Commentaries - July 2013
To mark the occasion of the digital reissue of Big Allis, editors Neilson and Grim have written the following introductory notes alongside commissioned reflections on the magazine by designer Jean Foos and a few of the magazine’s many contributors.
The idea of bringing Big Allis to a new readership occurred to me one summer afternoon last year while combing the Jacket2 Reissues archive. I am grateful to Danny Snelson for deeming Big Allis worthwhile to “go big” and be added to the J2 bill. Danny and Amelia Bentley have been artful and meticulous with getting Big Allis safely stored in a user-friendly repository.
For this archival launch, I wish I could reminisce awhile but the credits are long and roll they must. Big Allis packed small and played big. Thinking back over how I got there in 1989 to start a magazine with Jessica, and here now at J2, throws me back to my twenty-something undergraduate-self in headphones in the UCSD Archive for New Poetry in San Diego, where in the early 1980’s, I lurked for months at a time in my DIY residency listening to the Paul Blackburn tape collection and more. Sometimes I miss the days of wine and photocopies, of audiotape and roses, the memorabilia of high acid content. Buried at sea in an acoustic ocean. You can take the girl out of the archive but you can’t take the archive out of the girl.
In the mid-1980’s I found myself in NYC working at Scientific American Books, first in editorial and later in the art department on the 37th floor, on hard science textbooks like the 1,187 page Molecular Cell Biology. Coincidentally poet Peter Seaton worked in Marketing on the 35th Floor. Sometimes we would take the elevator down together. About this time I considered pursuing graduate study in film and applying to the University of Pennsylvania doctorate program (would they let me combine 20th- Century American Literature, Film, Poetry and Poetics?). I decided against it as I had recently completed an MFA in Combined Media at Hunter College and had been bored to tears. Instead I stayed put and conducted my own writing experiments producing work that would lead to my first book, Civil Noir. I continued working at Scientific American, going to the movies, and started Big Allis magazine with Jessica Grim.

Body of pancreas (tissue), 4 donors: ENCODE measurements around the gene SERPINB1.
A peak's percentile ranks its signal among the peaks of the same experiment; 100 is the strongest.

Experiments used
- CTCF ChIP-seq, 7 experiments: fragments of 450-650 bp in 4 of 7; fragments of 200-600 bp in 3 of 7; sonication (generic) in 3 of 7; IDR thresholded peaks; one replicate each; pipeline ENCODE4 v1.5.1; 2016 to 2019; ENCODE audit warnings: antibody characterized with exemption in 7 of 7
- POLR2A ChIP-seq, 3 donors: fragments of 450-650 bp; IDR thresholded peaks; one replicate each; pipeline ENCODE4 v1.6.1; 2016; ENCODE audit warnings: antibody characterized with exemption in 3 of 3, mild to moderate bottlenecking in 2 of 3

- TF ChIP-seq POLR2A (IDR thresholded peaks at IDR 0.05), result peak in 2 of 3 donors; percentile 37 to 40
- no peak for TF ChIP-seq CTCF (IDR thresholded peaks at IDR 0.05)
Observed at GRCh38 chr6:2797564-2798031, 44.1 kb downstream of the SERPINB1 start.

Once again, Jessica got the show on the road by matching her lens of clarity and realism with my Sirk-esque “edited on the wind” visions swooshing up a marbleized mirrored elevator. Jessica thinks big and beautifully, with calm, marvelous efficiency and technical elegance. She’s Bacall to my Bogart. Most issues of Big Allis contained a thank you to Jean Foos and I thank her again for her independent eye, fierce consistency and personal generosity. A happy consequence of Big Allis was the beginning of a friendship with Jean. The project was also catalyst for adventures coast to coast with Jessica well worth the telling another time. Despite many changes in our lives, my friendships both with Jessica and with Jean have continued. The last two issues of the magazine came about in great part to the no-holds-barred commitment of co-editor Deirdre Kovac. With rebellious intelligence she contributed superb editorial and design work. As a guest editor, Fiona Templeton envisioned and produced the fine “14 from Great Britain & Ireland” feature for the eighth issue.
VERY FEW WORDS ABOUT EDITING BIG ALLIS
With the quirky charm of a user’s manual for the poet’s poet: how-to welcome newcomers and old hands. Peripheral editing is a perishable process. Expand the flow of new voices on an avenue of innovative practice. Improvisatory and curious, is the editor, the good reader, the good writer. We asked around for recommendations of people to ask for work. We directly and repeatedly solicited people whose work we felt was exciting and important to have in an issue. The Future Issue is ever only dark from outside. Leap into it on the run and lightness is built in. The issue always ends. Saved by the bell from an unhappy ending.
PACK SMALL, PLAY BIG
So until this Reissues launch got underway, I thought I was through with zines, that it was Big Allis or ‘no one’. But recently I got that old feeling and I decided, why not? I should announce my availability to guest edit or serve as a contributing editor. So there it is. Book me.
Finally, what a pleasure to dedicate my part in this archival launch to three essential supporters of mine: my two sons Roman and Martial, and my brother, John Neilson of Oakland—all keen poetry fans.